|Females||Grey body, brown head, orange beak|
The Common Merganser has a light-colored body and an orange beak. The male has a green head, almost like a Mallard, and a black back, and the female pairs its light-grey body with a light-brown head. You can only find this bird year-round in the northern part of the state. The rest of the state will only be able to see them when they are not mating. It’s a little bigger than the Hooded Merganser.
|Males||Blue-bill, white cheek, black cap|
|Females||Brown body, dark cap|
The Ruddy Duck is an attractive duck that you can find throughout Pennsylvania as long as it isn’t the breeding season. The male has a blue bill and white cheeks, so it’s easy to see, even from a distance. Like many other diving ducks, this one is smaller than most dabbling ducks, and it likes lakes and ponds. These ducks are easiest to find at night when they are most active.
|Males||Steep red forehead with yellow eyes, grey body|
|Females||Steep forehead, yellow eyes, brown body|
|Range||Southeast and northeast Pennsylvania|
The Redhead Duck is an attractive diving breed that you can find in Pennsylvania in the extreme southeast and northwest areas when it’s not breeding season. The rest of the state will need to hope that they see one as it passes through during its migration.
|Males||Black head and back, white body and cheeks, yellow eyes|
|Females||Brown head, light brown-grey body, yellow eyes|
The Common Goldeneye is a duck that you can only find throughout Pennsylvania as long as it isn’t the breeding season, as these ducks fly to Canada for that. These birds are attractive and easy to identify, especially the males, with their large black heads and backs with white bellies. Even the females have the yellow eyes that help make them easy to spot.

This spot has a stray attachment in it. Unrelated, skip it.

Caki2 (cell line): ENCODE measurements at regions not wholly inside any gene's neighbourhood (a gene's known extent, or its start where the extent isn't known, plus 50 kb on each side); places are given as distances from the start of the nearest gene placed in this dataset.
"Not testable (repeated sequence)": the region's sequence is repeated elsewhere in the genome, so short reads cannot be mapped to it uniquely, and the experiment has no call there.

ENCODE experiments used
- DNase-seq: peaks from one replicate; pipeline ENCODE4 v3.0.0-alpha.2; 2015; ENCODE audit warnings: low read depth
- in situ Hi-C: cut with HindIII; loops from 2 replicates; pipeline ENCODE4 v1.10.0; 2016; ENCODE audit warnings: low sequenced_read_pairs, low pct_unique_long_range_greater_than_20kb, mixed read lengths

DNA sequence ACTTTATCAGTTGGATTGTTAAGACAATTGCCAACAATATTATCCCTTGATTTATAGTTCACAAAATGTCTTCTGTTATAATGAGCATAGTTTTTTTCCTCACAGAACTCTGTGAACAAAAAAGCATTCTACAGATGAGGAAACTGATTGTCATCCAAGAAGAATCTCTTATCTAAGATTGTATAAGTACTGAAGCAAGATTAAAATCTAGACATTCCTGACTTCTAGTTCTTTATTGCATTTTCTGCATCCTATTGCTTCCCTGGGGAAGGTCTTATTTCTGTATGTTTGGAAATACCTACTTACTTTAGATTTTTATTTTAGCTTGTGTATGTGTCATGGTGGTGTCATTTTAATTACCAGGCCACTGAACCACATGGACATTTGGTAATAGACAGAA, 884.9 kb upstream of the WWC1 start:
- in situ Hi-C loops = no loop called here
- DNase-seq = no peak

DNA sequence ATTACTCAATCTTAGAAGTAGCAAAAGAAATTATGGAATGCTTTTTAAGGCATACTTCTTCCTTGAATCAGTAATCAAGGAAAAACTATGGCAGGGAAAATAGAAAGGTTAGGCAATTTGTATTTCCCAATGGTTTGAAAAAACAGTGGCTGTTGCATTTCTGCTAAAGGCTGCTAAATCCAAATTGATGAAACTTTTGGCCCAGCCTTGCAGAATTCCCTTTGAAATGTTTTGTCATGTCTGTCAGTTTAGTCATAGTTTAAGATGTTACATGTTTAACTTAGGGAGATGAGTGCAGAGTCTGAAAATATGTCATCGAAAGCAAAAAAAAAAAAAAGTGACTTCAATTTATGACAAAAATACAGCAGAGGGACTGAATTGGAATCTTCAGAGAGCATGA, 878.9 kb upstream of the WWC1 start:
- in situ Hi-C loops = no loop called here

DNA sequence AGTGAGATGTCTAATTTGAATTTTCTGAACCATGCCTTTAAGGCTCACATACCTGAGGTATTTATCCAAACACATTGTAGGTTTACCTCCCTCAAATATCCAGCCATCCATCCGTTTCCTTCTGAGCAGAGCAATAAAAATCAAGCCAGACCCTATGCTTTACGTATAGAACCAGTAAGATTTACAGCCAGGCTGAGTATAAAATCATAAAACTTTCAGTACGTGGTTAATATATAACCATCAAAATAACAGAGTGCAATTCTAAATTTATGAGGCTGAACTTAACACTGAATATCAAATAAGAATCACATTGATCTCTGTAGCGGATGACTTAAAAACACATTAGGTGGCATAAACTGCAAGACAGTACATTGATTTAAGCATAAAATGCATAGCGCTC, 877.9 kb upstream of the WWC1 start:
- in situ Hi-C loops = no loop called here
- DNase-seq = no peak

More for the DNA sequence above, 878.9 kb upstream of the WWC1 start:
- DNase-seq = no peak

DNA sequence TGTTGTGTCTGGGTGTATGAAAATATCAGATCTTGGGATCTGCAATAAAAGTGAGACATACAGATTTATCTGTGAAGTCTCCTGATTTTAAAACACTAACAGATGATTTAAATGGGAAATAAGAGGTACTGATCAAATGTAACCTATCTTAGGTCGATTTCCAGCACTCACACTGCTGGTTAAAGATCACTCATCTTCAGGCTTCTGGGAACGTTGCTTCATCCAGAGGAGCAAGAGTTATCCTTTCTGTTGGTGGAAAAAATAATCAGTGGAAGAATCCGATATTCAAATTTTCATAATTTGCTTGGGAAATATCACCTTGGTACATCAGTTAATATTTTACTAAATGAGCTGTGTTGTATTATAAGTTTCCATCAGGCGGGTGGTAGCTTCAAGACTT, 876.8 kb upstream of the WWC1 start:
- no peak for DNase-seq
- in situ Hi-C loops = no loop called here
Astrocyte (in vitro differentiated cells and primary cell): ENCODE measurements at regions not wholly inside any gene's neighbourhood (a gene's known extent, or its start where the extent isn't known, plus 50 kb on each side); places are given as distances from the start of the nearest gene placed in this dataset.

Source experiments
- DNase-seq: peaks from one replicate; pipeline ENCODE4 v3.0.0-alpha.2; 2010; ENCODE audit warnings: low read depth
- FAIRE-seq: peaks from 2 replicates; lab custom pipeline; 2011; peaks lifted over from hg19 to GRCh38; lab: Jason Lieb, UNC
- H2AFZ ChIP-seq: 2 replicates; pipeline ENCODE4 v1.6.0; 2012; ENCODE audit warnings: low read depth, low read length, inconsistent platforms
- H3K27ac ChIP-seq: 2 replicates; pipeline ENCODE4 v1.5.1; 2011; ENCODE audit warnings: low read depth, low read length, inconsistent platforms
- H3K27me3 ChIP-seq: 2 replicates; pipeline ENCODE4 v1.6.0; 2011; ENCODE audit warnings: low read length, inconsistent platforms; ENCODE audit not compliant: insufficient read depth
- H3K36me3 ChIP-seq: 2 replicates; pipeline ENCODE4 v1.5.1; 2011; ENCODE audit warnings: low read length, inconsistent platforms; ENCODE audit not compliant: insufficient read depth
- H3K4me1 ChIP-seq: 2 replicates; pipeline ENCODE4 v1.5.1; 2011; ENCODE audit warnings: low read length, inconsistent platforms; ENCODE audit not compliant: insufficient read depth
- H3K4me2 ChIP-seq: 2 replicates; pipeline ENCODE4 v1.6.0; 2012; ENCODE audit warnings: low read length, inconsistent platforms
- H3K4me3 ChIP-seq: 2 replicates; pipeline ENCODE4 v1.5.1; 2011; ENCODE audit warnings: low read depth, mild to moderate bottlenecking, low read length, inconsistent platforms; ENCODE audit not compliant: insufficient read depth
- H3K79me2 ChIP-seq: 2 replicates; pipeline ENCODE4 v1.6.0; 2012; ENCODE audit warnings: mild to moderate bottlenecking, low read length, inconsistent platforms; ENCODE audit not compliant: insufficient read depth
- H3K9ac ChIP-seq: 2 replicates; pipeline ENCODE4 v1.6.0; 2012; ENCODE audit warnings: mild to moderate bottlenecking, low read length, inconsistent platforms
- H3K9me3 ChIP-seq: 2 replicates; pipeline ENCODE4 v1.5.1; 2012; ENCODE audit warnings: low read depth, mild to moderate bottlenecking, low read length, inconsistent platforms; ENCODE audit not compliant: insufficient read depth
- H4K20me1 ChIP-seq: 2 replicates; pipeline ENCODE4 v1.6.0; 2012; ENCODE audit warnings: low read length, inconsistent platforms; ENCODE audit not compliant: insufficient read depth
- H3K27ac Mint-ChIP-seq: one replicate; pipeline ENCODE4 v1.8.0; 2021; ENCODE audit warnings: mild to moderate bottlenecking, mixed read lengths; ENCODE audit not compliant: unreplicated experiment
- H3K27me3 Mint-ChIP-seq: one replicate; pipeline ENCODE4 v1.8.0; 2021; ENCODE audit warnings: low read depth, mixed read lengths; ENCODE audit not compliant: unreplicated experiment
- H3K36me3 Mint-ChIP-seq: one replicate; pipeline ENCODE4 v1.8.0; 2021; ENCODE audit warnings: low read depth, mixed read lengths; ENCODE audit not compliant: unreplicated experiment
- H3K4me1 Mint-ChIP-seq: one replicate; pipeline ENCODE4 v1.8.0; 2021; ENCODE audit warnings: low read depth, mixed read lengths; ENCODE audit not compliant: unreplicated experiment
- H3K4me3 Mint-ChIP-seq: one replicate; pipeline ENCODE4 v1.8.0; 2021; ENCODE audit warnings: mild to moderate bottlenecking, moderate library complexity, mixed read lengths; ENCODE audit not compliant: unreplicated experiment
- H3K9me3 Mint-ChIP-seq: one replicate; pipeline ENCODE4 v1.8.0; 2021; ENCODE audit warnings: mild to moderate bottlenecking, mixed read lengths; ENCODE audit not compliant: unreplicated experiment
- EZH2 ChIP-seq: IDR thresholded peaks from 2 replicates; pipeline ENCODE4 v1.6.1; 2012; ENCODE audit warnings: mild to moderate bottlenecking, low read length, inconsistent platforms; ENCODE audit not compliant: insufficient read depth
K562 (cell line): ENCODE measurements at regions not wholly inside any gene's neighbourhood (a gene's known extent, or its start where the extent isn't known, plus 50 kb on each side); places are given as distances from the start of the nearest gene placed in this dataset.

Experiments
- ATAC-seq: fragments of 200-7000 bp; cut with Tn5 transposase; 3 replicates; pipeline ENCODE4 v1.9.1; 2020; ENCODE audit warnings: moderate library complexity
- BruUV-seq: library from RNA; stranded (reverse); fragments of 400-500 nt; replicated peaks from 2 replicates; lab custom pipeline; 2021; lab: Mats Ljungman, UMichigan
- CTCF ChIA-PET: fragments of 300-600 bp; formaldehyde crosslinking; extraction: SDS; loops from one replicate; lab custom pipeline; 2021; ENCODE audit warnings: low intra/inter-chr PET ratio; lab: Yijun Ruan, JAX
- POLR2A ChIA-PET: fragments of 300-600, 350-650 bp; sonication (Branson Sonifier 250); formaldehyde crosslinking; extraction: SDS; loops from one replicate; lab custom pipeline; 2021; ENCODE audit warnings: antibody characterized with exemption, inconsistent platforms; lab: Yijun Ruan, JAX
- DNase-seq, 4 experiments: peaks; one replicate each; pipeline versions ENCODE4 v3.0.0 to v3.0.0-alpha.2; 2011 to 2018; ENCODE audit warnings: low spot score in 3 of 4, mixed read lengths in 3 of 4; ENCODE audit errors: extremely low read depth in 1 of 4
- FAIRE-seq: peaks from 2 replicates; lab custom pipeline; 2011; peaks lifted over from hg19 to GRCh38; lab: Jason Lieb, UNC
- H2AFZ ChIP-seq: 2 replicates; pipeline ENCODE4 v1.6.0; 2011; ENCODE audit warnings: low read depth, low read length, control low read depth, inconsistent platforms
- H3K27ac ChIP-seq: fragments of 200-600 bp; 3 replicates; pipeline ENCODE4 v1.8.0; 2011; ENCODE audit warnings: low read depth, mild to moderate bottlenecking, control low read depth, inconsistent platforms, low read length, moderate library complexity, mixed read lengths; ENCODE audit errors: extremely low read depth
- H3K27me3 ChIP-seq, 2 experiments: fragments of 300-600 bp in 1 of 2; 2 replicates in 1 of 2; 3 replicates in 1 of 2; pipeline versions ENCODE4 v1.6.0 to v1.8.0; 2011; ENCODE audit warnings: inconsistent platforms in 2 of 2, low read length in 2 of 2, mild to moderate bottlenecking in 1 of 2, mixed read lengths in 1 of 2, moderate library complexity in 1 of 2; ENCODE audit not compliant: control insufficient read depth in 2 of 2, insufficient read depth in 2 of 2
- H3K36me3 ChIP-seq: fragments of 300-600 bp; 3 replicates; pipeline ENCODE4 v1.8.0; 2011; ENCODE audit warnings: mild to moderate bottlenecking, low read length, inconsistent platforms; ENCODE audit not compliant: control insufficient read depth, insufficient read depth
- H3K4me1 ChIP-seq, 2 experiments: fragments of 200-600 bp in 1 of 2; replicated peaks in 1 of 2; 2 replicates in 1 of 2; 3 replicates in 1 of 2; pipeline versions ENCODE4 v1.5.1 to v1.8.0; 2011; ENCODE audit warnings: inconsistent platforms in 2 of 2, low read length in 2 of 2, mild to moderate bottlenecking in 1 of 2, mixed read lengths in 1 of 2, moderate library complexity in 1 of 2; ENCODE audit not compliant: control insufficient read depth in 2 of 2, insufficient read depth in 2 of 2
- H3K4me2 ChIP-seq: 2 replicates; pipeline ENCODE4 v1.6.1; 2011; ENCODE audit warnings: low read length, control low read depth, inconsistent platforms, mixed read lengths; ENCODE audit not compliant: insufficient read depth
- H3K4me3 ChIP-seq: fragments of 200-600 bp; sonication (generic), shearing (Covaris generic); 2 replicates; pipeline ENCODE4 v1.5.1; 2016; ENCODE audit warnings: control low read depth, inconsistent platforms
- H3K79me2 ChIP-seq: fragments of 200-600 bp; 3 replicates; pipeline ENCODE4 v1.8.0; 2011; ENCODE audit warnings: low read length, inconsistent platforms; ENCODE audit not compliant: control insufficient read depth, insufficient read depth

Dabbling ducks tend to catch their food by sticking their head under the water. They eat the vegetation and invertebrate that they find along the bottom. During the winter, they eat seeds that they find on the ground.
As the name suggests, diving ducks completely submerge themselves when hunting for food. These ducks are likely to be looking for small fish and invertebrates, and they typically have small, pointy wings that are ideal for propelling them underwater.
There are many ducks that make their home in Pennsylvania, even if just for a short while. The Mallard is the easiest to find, and it likes people, so it won’t be hard to get a good photograph of it. Other attractive ducks on this list include the Wood Duck and the Common Merganser.
Featured Image Credit: Pixabay
Table of Contents
Ed Malaker is a veteran writer who contributes to a wide range of blogs covering information on computer programming, pets, birding, tools, fitness, guitars, and optics. Outside of writing, Ed is often found working in the garden or performing DIY projects in the house. Ed is also a musician, spending his time composing music for independent films or helping people repair their guitars.
9 Species of Woodpeckers in Arkansas (with Pictures)
28 Common Backyard Birds in Kansas (with Pictures)
19 Common Backyard Birds in Missouri (with Pictures)
10 Species of Woodpeckers In Utah (with Pictures)
15 Birds with Long Legs (with Pictures)
12 Species of Woodpeckers in Arizona (with Pictures)
20 Birds With Orange Bellies (with Pictures)
22 Common Backyard Birds in South Carolina (with Pictures)